How the Grinch Ran Grandma Over With a Reindeer

How the Grinch Ran Grandma Over With a Reindeer takes place between 15 and 20 years after the Grinch cut the roast beast. Whoville has become a poverty stricken wasteland, teeming with crime. Having retired to his cave, the Grinch can do nothing but watch as the Christmas land that once enchanted him crumbles, and goes insane with bitterness.

If that last paragraph left an odd taste in your mouth, keep in mind that this Grinch has The Dark Knight director Christopher Nolan at the helm. Like Knight, this new film has Nolan attempting to stamp his name upon another classic. Just replace “comics” with “classic children’s story” and you’re ready to roll.

This is another ambitious Christopher Nolan film with all the extraordinary special effects, catastrophe, and edginess of his recent releases. However, rather than casting A-list actors such as Leonardo DiCaprio or the late Heath Ledger as the leading man, Jim Carrey reprises his role as the Grinch.

Fans, of course, had their doubts about Ace Ventura starring in a Nolan film. Similarly, during the early hype that surrounded Knight, fans were worried about “pretty-boy” Ledger starring as the Joker. For a second time, fans will be met with a pleasant surprise. Carrey plays the Grinch like a man with nothing to lose, as opposed to a fuzzy, cantankerous grump, and the results are haunting.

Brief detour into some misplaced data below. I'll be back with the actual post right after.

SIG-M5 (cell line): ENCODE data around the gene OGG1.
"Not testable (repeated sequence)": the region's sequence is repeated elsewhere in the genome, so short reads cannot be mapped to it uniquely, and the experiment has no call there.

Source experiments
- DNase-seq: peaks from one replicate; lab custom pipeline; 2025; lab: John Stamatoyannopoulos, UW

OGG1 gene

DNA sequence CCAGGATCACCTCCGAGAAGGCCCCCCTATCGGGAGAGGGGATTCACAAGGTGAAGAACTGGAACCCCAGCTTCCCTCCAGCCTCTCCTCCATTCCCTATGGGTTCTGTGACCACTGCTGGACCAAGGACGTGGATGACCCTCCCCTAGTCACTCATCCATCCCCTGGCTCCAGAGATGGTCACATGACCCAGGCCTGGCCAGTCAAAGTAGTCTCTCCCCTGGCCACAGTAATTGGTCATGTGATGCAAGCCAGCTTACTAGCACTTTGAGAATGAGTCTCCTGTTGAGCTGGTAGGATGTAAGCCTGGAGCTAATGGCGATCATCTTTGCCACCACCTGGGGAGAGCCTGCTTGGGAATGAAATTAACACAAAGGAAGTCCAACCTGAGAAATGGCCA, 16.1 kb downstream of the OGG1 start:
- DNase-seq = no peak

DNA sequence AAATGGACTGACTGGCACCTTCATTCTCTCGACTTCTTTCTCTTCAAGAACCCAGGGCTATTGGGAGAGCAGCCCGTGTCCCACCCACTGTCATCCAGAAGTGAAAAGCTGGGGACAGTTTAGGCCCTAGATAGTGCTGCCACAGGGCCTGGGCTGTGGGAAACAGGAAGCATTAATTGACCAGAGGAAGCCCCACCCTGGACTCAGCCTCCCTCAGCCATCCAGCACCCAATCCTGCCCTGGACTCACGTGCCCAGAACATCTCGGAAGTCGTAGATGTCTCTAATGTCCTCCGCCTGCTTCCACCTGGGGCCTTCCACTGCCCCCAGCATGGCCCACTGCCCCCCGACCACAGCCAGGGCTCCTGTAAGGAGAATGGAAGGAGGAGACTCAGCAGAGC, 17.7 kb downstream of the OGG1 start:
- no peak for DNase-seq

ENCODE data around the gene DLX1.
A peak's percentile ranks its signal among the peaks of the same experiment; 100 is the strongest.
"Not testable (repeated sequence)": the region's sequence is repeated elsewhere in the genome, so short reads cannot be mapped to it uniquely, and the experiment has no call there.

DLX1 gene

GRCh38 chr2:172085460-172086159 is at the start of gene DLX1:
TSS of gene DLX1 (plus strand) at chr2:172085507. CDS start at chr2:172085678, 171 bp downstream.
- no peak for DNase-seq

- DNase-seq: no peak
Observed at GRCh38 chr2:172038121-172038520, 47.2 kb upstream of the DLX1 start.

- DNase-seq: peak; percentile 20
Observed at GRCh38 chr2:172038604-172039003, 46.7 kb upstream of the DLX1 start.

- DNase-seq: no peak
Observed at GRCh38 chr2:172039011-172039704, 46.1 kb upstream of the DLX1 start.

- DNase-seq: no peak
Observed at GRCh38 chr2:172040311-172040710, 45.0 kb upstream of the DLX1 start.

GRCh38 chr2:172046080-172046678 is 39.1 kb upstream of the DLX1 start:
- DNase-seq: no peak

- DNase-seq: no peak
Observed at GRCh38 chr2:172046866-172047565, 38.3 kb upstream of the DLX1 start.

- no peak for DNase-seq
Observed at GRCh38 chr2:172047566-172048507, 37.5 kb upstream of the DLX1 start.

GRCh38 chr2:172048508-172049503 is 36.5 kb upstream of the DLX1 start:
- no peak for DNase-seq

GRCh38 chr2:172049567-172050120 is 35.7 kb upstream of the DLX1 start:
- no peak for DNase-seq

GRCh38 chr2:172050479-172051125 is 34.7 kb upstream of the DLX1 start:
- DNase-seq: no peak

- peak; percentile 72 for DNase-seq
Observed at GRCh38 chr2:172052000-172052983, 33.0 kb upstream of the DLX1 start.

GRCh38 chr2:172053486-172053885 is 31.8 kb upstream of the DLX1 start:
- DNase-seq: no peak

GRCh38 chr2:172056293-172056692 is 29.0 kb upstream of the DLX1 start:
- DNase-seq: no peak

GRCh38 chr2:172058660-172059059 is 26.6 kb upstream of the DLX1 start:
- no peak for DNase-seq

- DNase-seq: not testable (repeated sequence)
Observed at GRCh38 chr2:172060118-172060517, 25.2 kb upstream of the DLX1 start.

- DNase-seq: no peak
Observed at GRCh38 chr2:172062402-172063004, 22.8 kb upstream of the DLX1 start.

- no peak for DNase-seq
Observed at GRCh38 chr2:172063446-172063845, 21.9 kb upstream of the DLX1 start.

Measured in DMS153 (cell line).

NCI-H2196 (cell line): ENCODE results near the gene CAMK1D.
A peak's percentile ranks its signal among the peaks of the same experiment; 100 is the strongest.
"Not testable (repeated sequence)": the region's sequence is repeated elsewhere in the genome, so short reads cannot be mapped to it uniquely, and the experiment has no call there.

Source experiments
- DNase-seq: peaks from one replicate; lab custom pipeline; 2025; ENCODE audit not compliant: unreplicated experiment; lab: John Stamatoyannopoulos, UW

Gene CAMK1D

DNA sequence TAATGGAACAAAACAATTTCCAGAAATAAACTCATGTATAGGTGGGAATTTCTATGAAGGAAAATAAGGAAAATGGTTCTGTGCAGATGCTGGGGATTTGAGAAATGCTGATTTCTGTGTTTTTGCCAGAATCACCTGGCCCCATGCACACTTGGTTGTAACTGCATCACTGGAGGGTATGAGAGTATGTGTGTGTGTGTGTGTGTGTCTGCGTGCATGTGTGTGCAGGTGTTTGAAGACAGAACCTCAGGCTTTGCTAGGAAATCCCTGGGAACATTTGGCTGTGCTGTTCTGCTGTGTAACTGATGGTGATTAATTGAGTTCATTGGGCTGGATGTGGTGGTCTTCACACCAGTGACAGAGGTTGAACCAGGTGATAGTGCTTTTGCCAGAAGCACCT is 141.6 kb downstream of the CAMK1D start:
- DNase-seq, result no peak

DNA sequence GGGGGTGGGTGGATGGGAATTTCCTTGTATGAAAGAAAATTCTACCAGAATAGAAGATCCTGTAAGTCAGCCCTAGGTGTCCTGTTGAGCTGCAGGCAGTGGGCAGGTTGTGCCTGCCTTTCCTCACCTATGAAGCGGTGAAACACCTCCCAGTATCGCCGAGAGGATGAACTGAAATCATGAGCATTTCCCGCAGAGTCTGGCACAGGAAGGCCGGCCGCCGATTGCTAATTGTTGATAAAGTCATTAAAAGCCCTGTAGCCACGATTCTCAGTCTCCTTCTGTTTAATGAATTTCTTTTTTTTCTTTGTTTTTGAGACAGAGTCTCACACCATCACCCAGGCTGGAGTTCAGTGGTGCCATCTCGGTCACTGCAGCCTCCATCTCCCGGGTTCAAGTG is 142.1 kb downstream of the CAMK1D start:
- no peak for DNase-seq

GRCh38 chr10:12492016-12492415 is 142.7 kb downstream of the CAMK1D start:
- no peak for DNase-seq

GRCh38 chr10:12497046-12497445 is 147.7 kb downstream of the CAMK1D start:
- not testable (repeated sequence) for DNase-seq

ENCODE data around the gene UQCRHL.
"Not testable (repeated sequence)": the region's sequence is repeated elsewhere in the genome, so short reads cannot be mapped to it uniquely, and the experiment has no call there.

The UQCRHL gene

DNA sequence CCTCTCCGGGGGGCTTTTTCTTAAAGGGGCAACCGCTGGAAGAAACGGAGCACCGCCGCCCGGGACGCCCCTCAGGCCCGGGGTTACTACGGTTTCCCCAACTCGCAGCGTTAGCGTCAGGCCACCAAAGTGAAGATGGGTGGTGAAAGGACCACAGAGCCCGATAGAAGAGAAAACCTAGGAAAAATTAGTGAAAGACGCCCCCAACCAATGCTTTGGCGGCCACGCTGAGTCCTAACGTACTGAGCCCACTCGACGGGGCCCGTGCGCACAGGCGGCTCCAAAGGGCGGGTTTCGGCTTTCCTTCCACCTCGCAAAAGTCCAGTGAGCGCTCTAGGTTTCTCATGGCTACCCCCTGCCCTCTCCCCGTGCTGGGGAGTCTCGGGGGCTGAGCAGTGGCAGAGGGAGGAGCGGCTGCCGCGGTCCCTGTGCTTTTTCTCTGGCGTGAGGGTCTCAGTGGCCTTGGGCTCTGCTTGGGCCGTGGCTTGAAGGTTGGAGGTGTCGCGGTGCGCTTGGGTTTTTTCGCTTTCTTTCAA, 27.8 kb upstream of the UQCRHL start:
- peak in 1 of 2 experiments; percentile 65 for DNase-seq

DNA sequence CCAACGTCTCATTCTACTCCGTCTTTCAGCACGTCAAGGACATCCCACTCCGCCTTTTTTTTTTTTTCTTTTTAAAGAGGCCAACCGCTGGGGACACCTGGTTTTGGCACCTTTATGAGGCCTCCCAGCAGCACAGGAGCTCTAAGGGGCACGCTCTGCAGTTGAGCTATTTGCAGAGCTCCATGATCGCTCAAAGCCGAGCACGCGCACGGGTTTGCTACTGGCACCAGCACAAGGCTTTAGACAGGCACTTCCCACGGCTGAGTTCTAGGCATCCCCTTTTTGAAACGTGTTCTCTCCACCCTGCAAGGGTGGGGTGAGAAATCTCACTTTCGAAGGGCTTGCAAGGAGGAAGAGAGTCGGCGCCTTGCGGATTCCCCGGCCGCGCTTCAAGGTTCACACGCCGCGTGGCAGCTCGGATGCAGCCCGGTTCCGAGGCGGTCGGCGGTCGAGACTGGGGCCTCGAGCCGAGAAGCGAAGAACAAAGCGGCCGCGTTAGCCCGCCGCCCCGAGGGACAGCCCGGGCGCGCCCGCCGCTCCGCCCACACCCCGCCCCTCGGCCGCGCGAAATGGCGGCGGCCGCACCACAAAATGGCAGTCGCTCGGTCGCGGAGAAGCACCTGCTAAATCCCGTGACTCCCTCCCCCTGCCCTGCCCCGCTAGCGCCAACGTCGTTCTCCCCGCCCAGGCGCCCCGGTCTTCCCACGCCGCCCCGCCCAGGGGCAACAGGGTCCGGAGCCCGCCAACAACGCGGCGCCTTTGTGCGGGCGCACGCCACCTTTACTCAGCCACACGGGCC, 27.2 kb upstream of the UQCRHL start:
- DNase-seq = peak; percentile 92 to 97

In the scene from which the movie takes its name, the Grinch is seen strolling down a dark ally, singing the song “Grandma Got Run Over By a Reindeer” to himself. Here, Cindy Lou Who (Michelle Williams), who is now a grown woman, has a surprise reunion with the Grinch.

He asks her to follow him through the horrors of a crime-devastated Whoville, in a ploy to convince Cindy that “there is no roast beast”. Being the strong Who woman she is, Cindy breaks from his influence, and is rescued from the mountaintops by Johnny Woo Who (Michael Caine), her beloved grandfather.

From there on, the movie tells the story of the Grinch devising more terrifying schemes to tear apart Whoville (taught by his last attempt that it takes more than stealing material items to decimate a town), and how the remaining Whos (including Cindy) that still possess Christmas cheer bring peace to Whoville before it’s too late.

Yet, even with all it has going for it, nothing works. All of it seems to be trying too hard, and the Nolan formula has run thin. The audience member needs to ask him or herself whether it is worth to pay for great acting and spectacular special effects, or for a movie that feels confident enough in itself that it doesn’t need to have everything.

By Kristi Schoenhaar

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